From Farrier Work to Porsche Restoration, Mailani Rachael DeYoung Pursues Her Passions at Full Gallop

Real horsepower.

  • Category
    People
  • Written by
    Diane E. Barber
  • Photographed by
    Shane O’Donnell

Mailani Rachael DeYoung lives life with gusto, driven by unbridled passion, authenticity and her personal mantra, “Do not let yourself or others keep you from doing what you really want to do.” Working as a farrier in a male-dominated industry, coupled with physical limitations that would result in a sedentary life for most people, Mailani’s unwavering spirit pushes her to defy those odds.

When she was 17 years old, Mailani broke her back snowboarding. Ten years later she was diagnosed with Ménière’s disease, a disorder of the inner ear that compromises her hearing and balance. She was also recently diagnosed with hypermobile Ehlers-Danlos syndrome (hEDS), a rare, genetic, connective tissue disease that can cause unstable joints, skin problems, and digestive and heart issues, among other symptoms.

According to Mailani, people with hEDS are typically debilitated. “It is a huge personal accomplishment that I can do such a physical job,” she says. “We are all stronger than we think we are. Usually what stops us is our own self-doubt. It feels so good when you can push through it!”

“I met a woman at an event whose life paralleled mine. Her father also restored Porsches. We worked on my car together while she was starting the international organization, which is all about sharing a passion for these cars, being inclusive and women’s empowerment. It is so great to know there are other women like me!”

Mailani’s family relocated to Hawaii from the South Bay via Santa Cruz when she was very young. “My parents were hippies and moved to Kauai to open a health food store,” she says. “They decided to come back to L.A. for better schools.”

When the DeYoungs did return to the South Bay, they bought horses. “Our horse farrier was retiring and knew Dad was good at metal fabrication and restoring Porsches, so he offered him the business. He agreed to buy it and went to school to learn the trade,” she shares. “I made my first horseshoe when I was 11 years old.”

Hooked on the craft, Mailani spent summer vacations working with her father, Keith, until her snowboarding accident. “Because of the physical demands of horseshoeing, I felt I had to find another career. So I went to college and earned a B.A. in photography,” she says. “I taught at the Palos Verdes Art Center but still wanted to shoe horses. I asked my dad, ‘Do you think I can ever shoe horses even though I broke my back and I am a girl?’ He told me I could do anything I set my mind to, so I started apprenticing with him.”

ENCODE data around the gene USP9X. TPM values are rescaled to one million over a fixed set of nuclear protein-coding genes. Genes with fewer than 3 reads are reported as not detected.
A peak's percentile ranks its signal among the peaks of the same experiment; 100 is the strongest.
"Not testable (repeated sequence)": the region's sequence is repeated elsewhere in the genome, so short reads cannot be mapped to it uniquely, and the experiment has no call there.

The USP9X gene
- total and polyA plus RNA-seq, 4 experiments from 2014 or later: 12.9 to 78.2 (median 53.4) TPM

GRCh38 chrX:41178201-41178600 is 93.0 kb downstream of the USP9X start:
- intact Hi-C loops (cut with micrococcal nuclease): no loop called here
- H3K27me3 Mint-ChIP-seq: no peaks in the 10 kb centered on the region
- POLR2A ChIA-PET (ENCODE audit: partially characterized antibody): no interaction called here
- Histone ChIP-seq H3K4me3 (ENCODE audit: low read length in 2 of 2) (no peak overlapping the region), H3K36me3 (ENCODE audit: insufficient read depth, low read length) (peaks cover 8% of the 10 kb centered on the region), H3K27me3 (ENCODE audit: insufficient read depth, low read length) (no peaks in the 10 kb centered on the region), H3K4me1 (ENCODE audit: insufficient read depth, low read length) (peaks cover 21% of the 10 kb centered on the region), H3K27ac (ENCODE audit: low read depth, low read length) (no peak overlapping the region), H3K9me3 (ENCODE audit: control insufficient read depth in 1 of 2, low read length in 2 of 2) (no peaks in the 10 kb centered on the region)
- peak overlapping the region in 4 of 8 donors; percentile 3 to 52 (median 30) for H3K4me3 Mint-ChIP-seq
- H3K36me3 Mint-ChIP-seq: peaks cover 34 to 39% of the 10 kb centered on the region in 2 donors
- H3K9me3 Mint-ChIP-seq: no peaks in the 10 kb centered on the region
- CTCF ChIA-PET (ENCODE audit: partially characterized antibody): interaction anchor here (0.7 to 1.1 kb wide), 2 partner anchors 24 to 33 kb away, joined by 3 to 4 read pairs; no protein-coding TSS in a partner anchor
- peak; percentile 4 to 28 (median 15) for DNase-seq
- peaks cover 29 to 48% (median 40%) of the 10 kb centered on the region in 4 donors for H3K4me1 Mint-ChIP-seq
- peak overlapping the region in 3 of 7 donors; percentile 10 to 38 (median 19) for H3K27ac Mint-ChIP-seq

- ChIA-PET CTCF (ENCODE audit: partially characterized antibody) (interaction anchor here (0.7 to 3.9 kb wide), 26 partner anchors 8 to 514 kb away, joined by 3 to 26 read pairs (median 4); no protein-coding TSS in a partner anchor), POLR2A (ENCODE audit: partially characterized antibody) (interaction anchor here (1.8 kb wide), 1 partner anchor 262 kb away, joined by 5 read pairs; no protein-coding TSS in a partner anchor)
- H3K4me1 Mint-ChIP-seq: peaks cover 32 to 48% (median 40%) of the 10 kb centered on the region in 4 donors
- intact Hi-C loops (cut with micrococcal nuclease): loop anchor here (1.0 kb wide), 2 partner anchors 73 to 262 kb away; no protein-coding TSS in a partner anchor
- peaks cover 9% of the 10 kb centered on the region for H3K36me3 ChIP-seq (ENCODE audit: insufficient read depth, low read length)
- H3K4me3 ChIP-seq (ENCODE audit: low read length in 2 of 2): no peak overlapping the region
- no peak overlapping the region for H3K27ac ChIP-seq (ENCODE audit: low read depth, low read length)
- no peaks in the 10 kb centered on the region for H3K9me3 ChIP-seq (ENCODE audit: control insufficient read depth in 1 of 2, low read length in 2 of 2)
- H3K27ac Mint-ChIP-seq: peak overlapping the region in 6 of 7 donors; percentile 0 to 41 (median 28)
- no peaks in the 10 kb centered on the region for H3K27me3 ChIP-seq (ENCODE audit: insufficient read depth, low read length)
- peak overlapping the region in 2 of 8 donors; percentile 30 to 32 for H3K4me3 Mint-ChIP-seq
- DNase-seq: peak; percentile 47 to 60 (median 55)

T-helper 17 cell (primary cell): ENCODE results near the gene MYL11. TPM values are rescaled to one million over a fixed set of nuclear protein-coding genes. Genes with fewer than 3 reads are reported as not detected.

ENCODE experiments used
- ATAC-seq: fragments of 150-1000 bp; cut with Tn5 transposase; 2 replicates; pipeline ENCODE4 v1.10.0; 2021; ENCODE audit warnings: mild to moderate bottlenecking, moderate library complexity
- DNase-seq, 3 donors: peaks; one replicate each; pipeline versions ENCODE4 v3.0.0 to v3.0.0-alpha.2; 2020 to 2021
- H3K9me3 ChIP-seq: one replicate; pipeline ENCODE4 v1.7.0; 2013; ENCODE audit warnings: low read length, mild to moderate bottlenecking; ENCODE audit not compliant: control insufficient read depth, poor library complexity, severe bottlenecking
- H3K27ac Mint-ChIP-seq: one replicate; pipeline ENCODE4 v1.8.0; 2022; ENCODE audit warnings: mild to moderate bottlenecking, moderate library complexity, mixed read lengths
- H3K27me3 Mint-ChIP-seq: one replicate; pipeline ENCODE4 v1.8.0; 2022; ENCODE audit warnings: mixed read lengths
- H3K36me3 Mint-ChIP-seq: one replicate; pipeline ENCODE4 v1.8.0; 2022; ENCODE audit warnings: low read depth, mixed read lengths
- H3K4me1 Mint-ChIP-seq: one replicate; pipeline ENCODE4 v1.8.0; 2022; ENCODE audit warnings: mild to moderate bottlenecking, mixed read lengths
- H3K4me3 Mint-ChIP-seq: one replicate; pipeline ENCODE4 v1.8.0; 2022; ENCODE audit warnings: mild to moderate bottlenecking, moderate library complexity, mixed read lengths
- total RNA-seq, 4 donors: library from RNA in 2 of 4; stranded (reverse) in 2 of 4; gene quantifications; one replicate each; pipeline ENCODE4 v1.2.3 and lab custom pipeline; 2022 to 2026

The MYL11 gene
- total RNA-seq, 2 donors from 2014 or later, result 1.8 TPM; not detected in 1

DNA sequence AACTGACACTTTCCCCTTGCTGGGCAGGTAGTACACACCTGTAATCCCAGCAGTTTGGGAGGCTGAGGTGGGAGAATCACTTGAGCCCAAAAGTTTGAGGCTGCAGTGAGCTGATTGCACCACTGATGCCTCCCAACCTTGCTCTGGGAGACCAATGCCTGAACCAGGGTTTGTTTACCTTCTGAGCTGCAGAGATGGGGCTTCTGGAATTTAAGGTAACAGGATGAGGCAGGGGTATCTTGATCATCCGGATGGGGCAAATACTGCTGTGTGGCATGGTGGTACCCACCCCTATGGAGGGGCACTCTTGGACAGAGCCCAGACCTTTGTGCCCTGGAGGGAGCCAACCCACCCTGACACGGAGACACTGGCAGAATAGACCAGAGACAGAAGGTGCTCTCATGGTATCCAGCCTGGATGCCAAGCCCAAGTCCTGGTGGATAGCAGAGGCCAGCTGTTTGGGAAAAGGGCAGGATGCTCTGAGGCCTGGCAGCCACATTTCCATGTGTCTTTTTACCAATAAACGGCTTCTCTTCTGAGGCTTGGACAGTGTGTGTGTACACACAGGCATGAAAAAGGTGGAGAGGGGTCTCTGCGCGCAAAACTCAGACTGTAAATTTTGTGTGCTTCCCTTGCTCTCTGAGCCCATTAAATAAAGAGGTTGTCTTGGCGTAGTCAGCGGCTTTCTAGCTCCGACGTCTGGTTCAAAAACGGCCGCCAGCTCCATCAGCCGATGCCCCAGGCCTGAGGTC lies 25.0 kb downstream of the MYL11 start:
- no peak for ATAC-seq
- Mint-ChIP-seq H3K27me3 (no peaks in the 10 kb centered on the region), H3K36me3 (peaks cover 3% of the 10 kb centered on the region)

The joy of Mailani’s chosen career far outweighs the dangers. “I have had horses flip over on me, I’ve been bruised, and I’ve suffered broken bones and burns. But the rewards of helping horses every day make it all worth it,” she says. “We care for a couple hundred horses as if they are our own in Palos Verdes and Catalina Island. We have also cared for elephants, rhinos and giraffes at the L.A. Zoo. This is not a job. It is a lifestyle that I love.”

Her father not only ignited her horseshoeing career but also her love for Porsches. “My dad was always working on Porsches when I was growing up, and I helped him on weekends,” she says. “I thought it was so cool that I got to be picked up at school in a ‘race car.’”

Mailani got her first vintage Porsche when she was 23. It didn’t run but was still a dream come true. Because of that car, she got involved in the Women in Porsche organization, eventually becoming a brand ambassador.

“I met a woman at an event whose life paralleled mine. Her father also restored Porsches. We worked on my car together while she was starting the international organization, which is all about sharing a passion for these cars, being inclusive and women’s empowerment. It is so great to know there are other women like me!”

In 2010 a Porsche North America representative crossed paths with Mailani at a swap meet in Anaheim. “There was a man who was scouting for commercials asking people if they were everyday Porsche drivers. When a man next to me said he was not, I said, ‘I am an everyday driver! I just bought myself a 911 for my 30th birthday.’”

That led to an on-camera screen test and filming a commercial horseshoeing alongside her late dog, Ludo. She has since appeared in additional commercials and the brand’s internet marketing.

Giving back is also a calling for Mailani, who is currently training with Operation Underground Railroad to be a voice for victims of human trafficking. Recent high-profile cases and her mother Christine’s influence sparked her empathetic interest in wanting to raise awareness and make a difference.

“My mom is always helping people and often puts the needs of others before her own,” she shares. “She is also one of the smartest people I know. She inspires me to be the best I can be and to help lift people up.”

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